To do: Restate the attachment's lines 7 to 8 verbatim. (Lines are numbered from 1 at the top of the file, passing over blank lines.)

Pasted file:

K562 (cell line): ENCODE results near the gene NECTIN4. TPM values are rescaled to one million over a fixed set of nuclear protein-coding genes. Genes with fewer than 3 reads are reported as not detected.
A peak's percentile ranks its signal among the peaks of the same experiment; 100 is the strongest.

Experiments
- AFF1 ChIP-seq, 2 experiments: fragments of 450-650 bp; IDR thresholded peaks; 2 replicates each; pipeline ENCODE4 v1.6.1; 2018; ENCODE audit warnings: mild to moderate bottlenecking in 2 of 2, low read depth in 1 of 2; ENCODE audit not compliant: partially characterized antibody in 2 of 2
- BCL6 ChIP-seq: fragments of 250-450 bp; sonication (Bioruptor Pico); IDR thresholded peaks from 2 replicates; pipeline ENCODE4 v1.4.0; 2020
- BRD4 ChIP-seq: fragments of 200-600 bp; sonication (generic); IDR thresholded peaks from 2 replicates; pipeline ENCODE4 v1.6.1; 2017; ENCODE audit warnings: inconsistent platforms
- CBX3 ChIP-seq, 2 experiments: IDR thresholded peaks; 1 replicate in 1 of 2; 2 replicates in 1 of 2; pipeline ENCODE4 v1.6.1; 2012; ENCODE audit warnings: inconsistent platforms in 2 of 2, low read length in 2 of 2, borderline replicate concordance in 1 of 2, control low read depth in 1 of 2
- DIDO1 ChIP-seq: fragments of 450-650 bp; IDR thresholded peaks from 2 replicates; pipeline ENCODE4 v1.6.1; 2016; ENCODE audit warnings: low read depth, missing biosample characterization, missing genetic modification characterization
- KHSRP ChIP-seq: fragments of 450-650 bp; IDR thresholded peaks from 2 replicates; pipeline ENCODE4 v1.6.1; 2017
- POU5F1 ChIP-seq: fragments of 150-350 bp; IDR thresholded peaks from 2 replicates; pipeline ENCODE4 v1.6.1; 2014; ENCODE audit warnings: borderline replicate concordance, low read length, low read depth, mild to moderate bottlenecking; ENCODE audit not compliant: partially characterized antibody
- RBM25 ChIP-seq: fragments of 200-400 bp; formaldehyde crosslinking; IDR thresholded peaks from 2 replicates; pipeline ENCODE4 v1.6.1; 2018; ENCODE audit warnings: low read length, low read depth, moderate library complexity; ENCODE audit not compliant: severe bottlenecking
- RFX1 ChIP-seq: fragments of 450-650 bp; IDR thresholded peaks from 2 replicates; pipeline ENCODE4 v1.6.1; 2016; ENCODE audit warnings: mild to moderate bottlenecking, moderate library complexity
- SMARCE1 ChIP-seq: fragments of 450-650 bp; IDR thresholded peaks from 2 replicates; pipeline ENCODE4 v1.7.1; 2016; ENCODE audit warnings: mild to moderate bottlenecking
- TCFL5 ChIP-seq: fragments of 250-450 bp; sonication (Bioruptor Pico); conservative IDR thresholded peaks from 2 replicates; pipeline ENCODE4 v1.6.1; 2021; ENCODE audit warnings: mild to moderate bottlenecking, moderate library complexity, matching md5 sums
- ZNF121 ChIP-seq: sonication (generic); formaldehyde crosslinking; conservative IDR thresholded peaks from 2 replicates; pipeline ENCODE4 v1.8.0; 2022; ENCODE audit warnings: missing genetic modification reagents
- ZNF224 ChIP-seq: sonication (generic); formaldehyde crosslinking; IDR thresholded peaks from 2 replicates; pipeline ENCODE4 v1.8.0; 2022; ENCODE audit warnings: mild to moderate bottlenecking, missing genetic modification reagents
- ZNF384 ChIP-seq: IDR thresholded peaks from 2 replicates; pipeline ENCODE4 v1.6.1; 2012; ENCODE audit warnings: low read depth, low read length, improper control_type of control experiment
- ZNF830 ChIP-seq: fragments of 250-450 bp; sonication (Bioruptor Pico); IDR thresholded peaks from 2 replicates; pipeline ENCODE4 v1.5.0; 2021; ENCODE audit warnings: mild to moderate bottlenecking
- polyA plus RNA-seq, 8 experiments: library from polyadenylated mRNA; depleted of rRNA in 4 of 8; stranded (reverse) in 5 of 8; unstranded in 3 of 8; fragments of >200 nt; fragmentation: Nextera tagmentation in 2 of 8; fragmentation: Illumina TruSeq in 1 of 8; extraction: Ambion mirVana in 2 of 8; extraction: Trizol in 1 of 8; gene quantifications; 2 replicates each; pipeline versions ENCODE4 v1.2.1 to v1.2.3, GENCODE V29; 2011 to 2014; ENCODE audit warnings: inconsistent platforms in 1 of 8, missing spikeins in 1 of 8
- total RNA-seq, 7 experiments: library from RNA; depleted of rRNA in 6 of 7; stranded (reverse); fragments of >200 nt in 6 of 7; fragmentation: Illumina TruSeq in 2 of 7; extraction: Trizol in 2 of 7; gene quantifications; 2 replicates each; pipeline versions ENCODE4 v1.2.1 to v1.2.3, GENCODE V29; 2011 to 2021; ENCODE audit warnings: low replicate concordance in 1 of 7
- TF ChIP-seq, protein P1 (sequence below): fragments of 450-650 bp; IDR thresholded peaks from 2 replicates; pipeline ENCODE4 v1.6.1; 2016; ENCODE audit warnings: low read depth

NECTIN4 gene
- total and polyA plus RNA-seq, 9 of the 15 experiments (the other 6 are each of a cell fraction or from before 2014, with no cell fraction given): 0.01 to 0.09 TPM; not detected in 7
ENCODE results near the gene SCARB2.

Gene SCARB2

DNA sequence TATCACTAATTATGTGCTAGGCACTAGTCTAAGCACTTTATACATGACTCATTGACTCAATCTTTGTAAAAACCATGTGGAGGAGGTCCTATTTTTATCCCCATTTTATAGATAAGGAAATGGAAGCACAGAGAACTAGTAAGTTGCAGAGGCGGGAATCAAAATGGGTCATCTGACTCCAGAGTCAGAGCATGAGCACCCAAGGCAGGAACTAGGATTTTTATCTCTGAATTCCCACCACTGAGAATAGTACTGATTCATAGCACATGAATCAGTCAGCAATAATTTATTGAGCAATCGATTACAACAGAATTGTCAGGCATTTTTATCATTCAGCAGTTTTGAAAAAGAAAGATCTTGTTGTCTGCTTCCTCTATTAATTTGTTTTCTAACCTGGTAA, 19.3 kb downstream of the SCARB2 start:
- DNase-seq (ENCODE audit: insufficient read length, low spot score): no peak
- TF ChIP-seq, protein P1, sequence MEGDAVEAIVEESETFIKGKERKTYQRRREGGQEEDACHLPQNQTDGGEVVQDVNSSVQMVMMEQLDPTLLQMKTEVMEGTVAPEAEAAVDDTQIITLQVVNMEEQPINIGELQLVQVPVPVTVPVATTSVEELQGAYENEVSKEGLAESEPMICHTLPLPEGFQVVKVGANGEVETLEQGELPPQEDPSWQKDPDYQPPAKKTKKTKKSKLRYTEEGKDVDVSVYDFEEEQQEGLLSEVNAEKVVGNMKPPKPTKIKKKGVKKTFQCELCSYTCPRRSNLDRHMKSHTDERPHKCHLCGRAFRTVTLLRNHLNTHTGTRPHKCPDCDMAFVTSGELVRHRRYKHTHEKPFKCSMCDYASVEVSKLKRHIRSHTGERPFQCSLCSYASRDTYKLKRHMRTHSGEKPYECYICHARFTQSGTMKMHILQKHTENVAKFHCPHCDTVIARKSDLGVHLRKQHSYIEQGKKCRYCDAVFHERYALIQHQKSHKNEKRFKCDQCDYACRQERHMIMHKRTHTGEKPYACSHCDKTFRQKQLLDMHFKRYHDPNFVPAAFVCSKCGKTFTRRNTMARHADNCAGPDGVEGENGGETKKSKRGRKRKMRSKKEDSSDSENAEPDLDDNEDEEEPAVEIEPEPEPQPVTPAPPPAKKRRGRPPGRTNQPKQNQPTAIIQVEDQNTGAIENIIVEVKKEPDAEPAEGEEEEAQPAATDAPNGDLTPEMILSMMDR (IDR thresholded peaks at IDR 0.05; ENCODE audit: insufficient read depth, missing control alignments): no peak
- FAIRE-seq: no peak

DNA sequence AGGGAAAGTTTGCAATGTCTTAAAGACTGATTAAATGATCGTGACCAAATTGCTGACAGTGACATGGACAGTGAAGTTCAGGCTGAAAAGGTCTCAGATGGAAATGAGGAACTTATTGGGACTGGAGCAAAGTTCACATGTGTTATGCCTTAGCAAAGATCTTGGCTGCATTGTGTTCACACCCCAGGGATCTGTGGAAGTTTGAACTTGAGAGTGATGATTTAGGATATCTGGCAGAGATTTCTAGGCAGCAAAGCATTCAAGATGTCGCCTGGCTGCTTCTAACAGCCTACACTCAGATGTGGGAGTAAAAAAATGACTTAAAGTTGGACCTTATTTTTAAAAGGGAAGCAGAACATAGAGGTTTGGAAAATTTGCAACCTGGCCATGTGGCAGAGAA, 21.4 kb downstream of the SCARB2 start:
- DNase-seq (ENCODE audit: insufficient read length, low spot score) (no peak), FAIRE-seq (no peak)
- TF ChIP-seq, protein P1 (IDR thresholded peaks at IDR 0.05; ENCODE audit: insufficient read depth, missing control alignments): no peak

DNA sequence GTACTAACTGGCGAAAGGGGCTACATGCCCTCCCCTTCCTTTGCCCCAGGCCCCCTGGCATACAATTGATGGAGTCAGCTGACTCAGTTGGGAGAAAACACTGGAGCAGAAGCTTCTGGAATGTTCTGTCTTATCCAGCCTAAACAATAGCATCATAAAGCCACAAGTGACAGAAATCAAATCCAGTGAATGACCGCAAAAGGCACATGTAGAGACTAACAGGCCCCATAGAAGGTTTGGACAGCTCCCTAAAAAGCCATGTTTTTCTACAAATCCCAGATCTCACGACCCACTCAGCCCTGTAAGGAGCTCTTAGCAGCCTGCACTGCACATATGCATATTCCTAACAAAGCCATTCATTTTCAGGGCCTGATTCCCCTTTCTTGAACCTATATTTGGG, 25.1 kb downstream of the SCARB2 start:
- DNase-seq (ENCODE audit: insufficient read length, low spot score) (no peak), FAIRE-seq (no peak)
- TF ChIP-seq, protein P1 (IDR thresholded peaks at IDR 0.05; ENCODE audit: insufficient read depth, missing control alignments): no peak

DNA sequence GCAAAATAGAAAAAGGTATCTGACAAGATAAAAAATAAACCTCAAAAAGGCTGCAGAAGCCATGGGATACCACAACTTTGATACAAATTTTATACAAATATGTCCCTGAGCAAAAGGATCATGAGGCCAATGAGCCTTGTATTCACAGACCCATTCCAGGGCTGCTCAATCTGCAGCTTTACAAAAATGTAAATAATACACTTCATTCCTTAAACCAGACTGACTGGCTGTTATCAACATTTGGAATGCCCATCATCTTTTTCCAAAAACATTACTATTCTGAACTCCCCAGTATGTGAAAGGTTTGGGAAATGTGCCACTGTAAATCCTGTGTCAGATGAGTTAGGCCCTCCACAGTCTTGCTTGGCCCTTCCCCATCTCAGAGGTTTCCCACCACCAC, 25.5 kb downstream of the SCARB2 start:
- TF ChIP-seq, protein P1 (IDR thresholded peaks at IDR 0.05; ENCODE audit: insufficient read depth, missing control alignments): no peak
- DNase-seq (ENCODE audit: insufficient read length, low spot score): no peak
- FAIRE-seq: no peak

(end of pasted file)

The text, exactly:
- CBX3 ChIP-seq, 2 experiments: IDR thresholded peaks; 1 replicate in 1 of 2; 2 replicates in 1 of 2; pipeline ENCODE4 v1.6.1; 2012; ENCODE audit warnings: inconsistent platforms in 2 of 2, low read length in 2 of 2, borderline replicate concordance in 1 of 2, control low read depth in 1 of 2
- DIDO1 ChIP-seq: fragments of 450-650 bp; IDR thresholded peaks from 2 replicates; pipeline ENCODE4 v1.6.1; 2016; ENCODE audit warnings: low read depth, missing biosample characterization, missing genetic modification characterization